There was one wall that made me especially uneasy and I saw it every day on the way to school. It ended at the corner where I crossed the main road so there was no need to walk beside it, but sometimes, going into town, we took that route. The pavement was very narrow there. Walking along it I would look up at the wall. It seemed impossibly high, as high as a house, because I was so close to the foot of it, and it was completely featureless, course after course of dark red brick. I felt that whatever lay behind it must be deeply unfriendly or threatening. I lived only a few hundred metres away from it, but the streets in between were ordinary little terraced houses with low garden fences and hedges. No one I knew lived behind high walls.
I was playing in the street one day with my friend Elizabeth when she said suddenly, "Let's go and see the tortoise lady."
"Who's the tortoise lady?" I was already picturing someone bleary-eyed and wrinkled, head swaying from side to side on stringy neck.
"Mrs Bentley. She's a friend of ours. She won't mind," Elizabeth said airily. "She's got tortoises."
In those days it was not illegal to import tortoises and they were popular pets. I had one myself and I didn't see why Mrs Bentley's tortoises would be any more exciting than mine. I was also shy about calling uninvited on a total stranger. When people said. "Oh, so-and-so won't mind", they were usually wrong.
It was not far to Mrs Bentley's. She lived in one of the tall dark-red-brick houses in the lane that led to our school. There was a fence with a hedge above it bordering the lane, then a glassed-in porch with steps up to it. It was not the kind of place that I was used to visiting, but Elizabeth's family were a lot better off than mine. I hung back while she went confidently up the steps and rang the bell.
The door was opened by an old lady. She leaned on a stick and she was wrinkled, but she looked nothing like a tortoise.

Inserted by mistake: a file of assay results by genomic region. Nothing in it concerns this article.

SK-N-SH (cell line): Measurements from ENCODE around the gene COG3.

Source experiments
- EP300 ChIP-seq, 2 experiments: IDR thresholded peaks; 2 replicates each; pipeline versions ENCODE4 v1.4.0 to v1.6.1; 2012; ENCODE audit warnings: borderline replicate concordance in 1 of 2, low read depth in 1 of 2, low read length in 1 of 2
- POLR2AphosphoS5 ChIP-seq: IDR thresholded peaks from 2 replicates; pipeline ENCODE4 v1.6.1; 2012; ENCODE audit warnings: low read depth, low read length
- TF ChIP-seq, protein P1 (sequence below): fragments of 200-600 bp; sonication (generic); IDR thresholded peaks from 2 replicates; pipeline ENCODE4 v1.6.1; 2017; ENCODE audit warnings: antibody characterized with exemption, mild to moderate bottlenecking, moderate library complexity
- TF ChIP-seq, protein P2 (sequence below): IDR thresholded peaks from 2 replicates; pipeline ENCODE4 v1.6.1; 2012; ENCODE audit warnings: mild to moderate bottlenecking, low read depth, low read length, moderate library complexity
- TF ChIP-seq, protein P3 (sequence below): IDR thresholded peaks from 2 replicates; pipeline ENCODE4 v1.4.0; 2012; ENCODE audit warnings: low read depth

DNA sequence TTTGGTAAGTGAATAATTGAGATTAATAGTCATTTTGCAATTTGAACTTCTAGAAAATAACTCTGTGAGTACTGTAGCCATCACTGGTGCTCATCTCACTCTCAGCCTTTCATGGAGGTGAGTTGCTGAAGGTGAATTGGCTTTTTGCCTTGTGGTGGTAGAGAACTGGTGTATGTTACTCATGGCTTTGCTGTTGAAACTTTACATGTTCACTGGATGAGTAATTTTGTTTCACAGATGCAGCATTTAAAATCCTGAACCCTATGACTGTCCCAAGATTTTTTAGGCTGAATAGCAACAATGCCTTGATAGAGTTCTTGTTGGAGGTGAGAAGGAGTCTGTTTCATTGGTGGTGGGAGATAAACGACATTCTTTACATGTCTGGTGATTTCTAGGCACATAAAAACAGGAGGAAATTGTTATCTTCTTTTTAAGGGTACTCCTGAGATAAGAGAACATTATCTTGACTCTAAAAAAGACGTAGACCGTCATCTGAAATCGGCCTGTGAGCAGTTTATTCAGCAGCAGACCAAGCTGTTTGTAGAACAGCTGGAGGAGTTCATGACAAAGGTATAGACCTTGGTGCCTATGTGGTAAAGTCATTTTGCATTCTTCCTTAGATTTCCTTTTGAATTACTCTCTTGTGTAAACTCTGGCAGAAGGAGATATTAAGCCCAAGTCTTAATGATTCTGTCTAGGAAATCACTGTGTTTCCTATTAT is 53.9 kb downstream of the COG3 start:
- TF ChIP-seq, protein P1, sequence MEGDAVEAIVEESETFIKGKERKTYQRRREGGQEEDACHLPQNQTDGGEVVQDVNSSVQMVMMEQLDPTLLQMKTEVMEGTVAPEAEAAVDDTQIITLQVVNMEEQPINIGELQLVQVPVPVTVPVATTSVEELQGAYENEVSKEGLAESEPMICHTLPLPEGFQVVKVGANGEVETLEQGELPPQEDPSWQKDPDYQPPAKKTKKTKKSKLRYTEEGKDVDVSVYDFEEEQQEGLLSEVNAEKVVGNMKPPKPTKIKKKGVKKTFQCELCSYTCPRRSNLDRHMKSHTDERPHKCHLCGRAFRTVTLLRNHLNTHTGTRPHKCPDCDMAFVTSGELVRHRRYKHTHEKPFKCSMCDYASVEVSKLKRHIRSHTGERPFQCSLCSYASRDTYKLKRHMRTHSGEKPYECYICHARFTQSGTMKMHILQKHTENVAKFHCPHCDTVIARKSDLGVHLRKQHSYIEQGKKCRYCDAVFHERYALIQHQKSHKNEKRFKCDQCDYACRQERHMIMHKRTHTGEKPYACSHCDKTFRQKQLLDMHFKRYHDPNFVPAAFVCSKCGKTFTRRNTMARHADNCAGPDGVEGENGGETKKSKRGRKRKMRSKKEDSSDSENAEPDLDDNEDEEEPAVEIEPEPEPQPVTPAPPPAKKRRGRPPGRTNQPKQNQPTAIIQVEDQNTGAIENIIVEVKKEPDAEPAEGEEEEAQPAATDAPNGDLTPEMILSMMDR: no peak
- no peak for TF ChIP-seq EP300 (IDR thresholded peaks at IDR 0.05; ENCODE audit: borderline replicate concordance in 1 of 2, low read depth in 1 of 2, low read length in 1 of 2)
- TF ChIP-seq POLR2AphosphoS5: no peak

"Good afternoon, Mrs Bentley," Elizabeth said, in the way you did then.
"I've brought my friend to see the tortoises."
Mrs Bentley didn't mind a bit. She invited us in and we saw the tortoises - all 20 of them. Mrs Bentley didn't just have tortoises, she bred them. The mother and grandmother of all the others was Mary, who was the size of a hub cap. The youngest was Eustace, only a few months out of his egg. Mary and her family lived in the garden but Mrs Bentley took us up to the attic to meet Eustace who was kept in a special box near the hot-water tank because he was so small. Mary was impressive but baby Eustace, not much bigger than a 50-pence piece, was astonishing.
Before we left we went back to the garden to say goodbye to the others.
They were all ambling about on a long green lawn and at the end of the lawn was a flower bed with bushes growing against a high brick wall...
Everything fell into place; I knew where I was. The wall I hated so much and tried to avoid passing was Mrs Bentley's garden wall. It didn't look nearly so high from this side and not at all menacing. It never looked menacing again. Now when I saw it I remembered what was on the other side: the green garden, the lawn, Mrs Bentley and her tortoises.
I met her only once after that. I don't think she remembered who I was even when I asked after Eustace. Mary was still going strong, she said, but Eustace had died. She seemed sorry but not terribly sad. Eustace had been so small and frail, perhaps she had not expected him to live. Mary, of course, was a tough old thing. She may still be alive to this day.
I often set my stories in that town where I grew up but I never name it. No one who knows it now would recognise the place I write about, which is the town I remember. I lived there for 12 years and now I can't find my way around the place. Our house is under the ring road, which passes a supermarket on the corner of North Street where I used to cross the road to go to school. The supermarket stands where Mrs Bentley had her house and garden.
The wall has gone too. I miss it now. It was a beautiful piece of brickwork.